-Lindsey Beaver, The Washington Post

These physical ailments aren’t the only harms technology is causing, they’re also effecting our mental health. More and more social media apps are creating filters that change your face into looking smaller, thinner, and lighter. These filters are creating unrealistic beauty standards that are creating users to experience body dysmorphia, reducing their self-esteem, confidence, and in some cases, they’re seeking plastic surgery. It has gotten to be so bad that Instagram recently banned all filters that resembled extreme plastic surgery from their platform. Recently, BBC spoke with the apps spokesperson and covered Instagrams decision drop the filters; the company, owned by FACEBOOK, states “We’re re-evaluating our policies – we want our filters to be a positive experience for people,” and that they are stopping “further approval of new effects like this and remove current effects if they’re reported to us.”

Technology is harming our society bit by bit; we used to have fear about sitting too close to the TV and loosing our eyesight, now it’s the threat of spine stress and life-long body image issues. The number of people suffering and falling victim to these mobile technology devices is growing rapidly daily.

These devices are threatening our society and need to be dealt with. The longer we wait, the worse it’ll be for our recovery and chances of damage reversal. This threat needs to be dealt with before more symptoms and permanent health related issues arise in our society.

Fashion vs. The Environment

A Closet Full Of Nothing To Wear: How this fashion faux pas is damaging the planet.

As a self declared style guru I’ve seen and had my qualms with the fashion industries wasteful practices; specifically fast fashion. Sites like Missguided, Boohoo, and Fashion Nova pump out trendy, extremely affordable pieces everyday by the hundreds with discounts and free shipping daily. This fuels the existing negative preconceived notion of outfit repeating, also known as “I can’t wear this outfit again, I’VE ALREADY TAKEN PHOTOS IN IT!” By violating this unspoken rule somehow you’re deemed shameful by your online constituents. Yes you heard that right, the friends you have on Instagram who you’ve known since kindergarten, shared classrooms with and even worked with every day are now going to look at you sideways all because you repeated outfits, even though they’ve seen you wear the same clothes to work since forever. These unrealistic and false standards are why these fast fashion sites heavily advertise on socials like Instagram because they can supply a quick and affordable solution to your fears of committing a fashion faux pas.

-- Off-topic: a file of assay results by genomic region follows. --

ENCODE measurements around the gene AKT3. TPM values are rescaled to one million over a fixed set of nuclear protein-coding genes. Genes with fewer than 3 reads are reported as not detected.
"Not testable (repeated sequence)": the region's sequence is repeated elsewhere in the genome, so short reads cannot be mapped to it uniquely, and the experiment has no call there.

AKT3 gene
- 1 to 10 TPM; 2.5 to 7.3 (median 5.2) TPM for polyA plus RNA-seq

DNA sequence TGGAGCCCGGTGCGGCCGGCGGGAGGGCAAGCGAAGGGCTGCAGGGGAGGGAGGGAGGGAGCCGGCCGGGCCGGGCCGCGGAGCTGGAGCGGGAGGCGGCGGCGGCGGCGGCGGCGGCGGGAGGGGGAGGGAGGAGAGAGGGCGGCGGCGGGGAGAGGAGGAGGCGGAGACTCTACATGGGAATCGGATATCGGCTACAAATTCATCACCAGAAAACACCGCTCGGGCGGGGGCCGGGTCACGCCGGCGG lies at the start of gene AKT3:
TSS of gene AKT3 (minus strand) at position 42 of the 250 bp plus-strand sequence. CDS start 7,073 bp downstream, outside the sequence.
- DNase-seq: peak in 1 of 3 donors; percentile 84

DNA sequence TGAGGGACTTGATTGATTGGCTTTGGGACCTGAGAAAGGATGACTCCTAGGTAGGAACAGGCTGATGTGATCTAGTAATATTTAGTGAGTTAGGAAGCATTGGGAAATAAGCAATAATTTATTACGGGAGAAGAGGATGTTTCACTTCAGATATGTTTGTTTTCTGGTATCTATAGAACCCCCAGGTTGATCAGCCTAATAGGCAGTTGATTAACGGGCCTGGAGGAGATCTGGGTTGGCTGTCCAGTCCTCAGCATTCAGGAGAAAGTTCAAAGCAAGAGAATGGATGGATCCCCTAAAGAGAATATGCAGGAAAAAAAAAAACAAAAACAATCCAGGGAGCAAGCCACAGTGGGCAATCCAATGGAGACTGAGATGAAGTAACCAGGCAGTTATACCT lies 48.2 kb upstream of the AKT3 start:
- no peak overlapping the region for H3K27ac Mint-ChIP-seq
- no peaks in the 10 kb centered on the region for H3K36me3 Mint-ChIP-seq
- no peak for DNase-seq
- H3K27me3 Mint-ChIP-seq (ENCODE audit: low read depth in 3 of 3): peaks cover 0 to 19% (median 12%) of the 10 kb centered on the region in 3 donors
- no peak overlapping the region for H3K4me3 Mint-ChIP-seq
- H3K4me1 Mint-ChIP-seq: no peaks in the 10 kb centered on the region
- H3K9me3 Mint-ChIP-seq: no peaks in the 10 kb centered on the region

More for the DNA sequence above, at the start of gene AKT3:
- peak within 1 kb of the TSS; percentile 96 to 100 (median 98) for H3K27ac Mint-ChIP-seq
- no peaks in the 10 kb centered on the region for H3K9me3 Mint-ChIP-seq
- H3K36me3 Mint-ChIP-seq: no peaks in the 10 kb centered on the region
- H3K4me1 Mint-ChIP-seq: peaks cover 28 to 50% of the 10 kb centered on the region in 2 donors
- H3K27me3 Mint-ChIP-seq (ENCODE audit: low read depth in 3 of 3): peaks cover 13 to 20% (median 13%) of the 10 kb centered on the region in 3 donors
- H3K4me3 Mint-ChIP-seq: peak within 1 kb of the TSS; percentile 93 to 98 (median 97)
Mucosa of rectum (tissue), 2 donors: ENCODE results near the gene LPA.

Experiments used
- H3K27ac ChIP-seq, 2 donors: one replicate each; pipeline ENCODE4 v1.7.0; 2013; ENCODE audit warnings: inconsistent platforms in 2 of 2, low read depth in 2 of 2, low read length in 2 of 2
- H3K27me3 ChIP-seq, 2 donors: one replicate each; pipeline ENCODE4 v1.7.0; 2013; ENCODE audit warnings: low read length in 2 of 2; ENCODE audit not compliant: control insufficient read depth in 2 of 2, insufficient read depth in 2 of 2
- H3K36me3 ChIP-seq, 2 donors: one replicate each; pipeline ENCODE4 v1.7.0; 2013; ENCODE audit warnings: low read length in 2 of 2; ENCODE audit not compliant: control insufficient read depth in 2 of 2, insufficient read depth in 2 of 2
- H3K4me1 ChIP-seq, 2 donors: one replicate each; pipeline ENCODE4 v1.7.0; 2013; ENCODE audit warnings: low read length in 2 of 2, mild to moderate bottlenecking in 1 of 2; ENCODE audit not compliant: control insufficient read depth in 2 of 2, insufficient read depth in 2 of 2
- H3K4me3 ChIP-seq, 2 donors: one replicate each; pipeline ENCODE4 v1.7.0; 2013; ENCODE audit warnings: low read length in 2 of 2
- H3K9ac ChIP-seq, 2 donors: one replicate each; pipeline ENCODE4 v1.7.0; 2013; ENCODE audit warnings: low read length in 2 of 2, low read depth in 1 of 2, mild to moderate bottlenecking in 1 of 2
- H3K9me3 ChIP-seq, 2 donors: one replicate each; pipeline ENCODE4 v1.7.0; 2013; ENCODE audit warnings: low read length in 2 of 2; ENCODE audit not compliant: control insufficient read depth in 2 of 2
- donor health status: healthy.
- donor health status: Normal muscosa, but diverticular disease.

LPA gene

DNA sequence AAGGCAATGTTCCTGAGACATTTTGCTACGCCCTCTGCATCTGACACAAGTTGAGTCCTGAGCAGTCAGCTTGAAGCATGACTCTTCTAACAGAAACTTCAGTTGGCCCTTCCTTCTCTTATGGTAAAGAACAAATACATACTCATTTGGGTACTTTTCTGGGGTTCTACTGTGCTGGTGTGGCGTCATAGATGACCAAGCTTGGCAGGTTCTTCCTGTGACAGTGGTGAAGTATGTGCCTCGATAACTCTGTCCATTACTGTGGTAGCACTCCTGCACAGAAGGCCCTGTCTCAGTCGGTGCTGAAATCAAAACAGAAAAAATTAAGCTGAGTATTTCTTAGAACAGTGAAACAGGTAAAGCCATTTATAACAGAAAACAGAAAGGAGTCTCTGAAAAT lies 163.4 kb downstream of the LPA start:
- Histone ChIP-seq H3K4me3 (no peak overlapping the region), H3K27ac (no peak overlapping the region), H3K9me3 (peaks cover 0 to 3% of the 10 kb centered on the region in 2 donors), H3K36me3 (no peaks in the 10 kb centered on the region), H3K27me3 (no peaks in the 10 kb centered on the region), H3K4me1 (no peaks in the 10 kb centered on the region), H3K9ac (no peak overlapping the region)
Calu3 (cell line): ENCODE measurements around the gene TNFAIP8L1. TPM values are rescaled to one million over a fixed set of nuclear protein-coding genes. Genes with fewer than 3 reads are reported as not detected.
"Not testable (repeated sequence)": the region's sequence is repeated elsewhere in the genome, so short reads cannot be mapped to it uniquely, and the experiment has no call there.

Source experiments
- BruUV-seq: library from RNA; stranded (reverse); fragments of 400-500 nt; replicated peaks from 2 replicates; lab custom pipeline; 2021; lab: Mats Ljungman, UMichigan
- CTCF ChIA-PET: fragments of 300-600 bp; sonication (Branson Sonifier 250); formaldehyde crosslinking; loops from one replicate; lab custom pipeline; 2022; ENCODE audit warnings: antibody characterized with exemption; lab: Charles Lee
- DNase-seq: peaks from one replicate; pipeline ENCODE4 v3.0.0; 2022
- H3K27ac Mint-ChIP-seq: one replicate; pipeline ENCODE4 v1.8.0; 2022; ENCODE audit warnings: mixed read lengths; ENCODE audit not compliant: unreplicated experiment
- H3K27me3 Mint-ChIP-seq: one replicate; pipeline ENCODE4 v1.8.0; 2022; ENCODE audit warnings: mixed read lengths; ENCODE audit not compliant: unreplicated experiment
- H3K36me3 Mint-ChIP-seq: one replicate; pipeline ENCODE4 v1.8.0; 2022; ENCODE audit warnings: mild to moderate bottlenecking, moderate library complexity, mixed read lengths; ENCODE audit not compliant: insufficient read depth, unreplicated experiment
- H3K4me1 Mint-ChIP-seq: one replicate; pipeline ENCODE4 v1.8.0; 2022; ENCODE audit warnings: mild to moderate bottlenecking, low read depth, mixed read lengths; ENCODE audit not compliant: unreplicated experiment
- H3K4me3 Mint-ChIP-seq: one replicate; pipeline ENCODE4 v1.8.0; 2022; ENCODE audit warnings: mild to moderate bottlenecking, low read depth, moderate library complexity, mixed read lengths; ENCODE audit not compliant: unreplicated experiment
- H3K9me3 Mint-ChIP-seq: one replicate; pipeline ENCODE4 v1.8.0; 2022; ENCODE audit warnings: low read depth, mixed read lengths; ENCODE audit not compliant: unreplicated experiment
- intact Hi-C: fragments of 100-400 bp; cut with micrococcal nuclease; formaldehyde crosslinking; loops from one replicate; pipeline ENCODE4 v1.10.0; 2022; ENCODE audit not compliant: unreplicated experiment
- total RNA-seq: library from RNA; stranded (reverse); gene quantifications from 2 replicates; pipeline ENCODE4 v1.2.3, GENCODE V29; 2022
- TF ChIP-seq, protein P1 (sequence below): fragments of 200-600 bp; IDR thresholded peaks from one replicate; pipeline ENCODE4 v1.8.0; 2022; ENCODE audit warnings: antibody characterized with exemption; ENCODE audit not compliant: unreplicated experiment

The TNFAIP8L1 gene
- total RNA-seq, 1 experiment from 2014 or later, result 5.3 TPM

Enter here Maxine Bédat, former co-founder and CEO the sustainable fashion brand Zady, aka a women to be reckoned with. Her work and mission of creating a clean environment in the fashion industry has landed her high recognition and honors in the industry; her company Zady was labeled in 2014 as on of the “Most Innovative Companies” in retail by Fast Company. Even Oprah Winfrey mentioned Bédat on an episode of Super Soul 100 as a leader for her environmental and elevating humanity. Bédats TEDx Talks ( which I highly recommend every reader to watch and share) did a great job explaining why fast fashion is an issue, the ramifications of these problems, and how we as a society can start small and practice some steps in creating a healthy fashion diet.